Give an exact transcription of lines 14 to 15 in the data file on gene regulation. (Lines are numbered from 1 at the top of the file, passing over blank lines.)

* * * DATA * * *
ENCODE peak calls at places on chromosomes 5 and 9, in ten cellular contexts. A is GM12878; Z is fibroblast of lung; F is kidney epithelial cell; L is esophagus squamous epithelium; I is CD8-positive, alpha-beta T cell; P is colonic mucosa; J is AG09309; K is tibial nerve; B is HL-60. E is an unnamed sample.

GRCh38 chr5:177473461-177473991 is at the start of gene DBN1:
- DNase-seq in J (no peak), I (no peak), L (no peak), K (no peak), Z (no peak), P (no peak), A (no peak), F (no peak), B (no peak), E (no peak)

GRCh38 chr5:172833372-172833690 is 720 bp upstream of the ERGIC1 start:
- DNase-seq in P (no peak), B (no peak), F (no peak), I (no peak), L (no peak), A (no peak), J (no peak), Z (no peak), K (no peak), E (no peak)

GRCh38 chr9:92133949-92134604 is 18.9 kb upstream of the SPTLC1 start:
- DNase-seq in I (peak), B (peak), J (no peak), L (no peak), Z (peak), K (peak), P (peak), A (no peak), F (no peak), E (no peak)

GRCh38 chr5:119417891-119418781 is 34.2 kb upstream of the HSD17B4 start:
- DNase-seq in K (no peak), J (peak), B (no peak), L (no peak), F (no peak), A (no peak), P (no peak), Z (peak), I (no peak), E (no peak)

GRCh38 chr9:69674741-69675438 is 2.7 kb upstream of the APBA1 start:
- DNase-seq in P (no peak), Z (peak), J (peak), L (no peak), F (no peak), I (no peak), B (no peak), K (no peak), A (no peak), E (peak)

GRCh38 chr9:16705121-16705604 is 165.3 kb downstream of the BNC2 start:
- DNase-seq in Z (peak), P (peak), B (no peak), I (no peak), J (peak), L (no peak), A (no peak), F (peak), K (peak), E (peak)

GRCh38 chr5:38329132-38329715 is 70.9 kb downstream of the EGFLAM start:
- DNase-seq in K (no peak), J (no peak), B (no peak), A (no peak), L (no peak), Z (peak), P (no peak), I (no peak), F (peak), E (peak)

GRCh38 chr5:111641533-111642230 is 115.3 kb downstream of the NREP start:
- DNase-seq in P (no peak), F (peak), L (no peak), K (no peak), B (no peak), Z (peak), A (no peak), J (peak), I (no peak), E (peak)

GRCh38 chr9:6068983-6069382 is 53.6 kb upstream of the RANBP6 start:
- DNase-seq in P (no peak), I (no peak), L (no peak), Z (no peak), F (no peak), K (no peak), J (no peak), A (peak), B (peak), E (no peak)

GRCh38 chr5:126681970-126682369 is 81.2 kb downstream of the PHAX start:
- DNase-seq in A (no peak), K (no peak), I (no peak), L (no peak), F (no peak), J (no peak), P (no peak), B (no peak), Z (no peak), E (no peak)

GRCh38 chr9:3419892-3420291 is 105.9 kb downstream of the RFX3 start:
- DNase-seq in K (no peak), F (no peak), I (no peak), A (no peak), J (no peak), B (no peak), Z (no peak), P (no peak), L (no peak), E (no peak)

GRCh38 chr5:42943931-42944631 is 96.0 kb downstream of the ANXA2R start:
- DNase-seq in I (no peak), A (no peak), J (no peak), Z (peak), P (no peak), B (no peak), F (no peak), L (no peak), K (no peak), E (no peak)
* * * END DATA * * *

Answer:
GRCh38 chr5:38329132-38329715 is 70.9 kb downstream of the EGFLAM start:
- DNase-seq in K (no peak), J (no peak), B (no peak), A (no peak), L (no peak), Z (peak), P (no peak), I (no peak), F (peak), E (peak)